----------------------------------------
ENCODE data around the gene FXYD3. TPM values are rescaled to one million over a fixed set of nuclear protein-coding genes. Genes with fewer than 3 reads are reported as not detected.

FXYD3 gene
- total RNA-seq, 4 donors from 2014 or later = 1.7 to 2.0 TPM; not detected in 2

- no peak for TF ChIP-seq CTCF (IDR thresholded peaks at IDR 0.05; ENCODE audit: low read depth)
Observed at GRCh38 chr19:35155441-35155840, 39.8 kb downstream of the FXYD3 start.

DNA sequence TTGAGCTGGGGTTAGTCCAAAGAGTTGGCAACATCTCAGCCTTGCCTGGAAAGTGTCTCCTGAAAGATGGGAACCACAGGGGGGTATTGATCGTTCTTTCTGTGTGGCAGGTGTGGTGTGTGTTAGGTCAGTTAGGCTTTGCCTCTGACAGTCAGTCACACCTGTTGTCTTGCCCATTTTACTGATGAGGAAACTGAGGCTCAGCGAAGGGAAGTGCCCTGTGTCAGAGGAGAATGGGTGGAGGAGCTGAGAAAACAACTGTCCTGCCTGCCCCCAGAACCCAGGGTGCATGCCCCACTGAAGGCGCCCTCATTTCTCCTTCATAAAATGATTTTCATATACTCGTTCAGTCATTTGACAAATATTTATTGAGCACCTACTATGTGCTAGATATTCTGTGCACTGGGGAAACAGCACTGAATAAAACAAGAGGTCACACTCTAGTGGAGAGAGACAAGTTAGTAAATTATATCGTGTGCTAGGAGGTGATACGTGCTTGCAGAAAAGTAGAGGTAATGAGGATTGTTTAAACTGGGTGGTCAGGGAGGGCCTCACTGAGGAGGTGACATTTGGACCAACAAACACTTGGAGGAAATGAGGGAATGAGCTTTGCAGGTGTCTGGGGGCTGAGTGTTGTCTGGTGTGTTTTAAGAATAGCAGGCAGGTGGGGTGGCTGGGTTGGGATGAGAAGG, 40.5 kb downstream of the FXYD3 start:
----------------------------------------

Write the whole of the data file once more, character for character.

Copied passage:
ENCODE data around the gene FXYD3. TPM values are rescaled to one million over a fixed set of nuclear protein-coding genes. Genes with fewer than 3 reads are reported as not detected.

FXYD3 gene
- total RNA-seq, 4 donors from 2014 or later = 1.7 to 2.0 TPM; not detected in 2

- no peak for TF ChIP-seq CTCF (IDR thresholded peaks at IDR 0.05; ENCODE audit: low read depth)
Observed at GRCh38 chr19:35155441-35155840, 39.8 kb downstream of the FXYD3 start.

DNA sequence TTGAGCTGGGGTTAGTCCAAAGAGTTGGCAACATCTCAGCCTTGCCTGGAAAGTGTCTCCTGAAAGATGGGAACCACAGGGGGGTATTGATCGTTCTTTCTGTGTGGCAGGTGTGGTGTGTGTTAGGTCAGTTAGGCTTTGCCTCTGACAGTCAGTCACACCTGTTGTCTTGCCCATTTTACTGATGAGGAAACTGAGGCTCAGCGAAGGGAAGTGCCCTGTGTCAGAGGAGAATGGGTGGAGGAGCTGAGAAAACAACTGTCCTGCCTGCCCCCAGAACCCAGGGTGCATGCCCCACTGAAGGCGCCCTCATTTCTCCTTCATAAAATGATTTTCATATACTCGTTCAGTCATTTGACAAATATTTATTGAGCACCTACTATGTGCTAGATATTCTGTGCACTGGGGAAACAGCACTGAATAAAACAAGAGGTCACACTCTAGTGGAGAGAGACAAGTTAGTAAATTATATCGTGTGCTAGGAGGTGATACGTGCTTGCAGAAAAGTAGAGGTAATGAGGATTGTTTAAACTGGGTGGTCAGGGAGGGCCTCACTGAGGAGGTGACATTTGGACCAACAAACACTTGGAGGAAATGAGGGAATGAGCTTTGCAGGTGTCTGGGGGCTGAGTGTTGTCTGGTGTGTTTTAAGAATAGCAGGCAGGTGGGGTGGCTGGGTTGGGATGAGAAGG, 40.5 kb downstream of the FXYD3 start: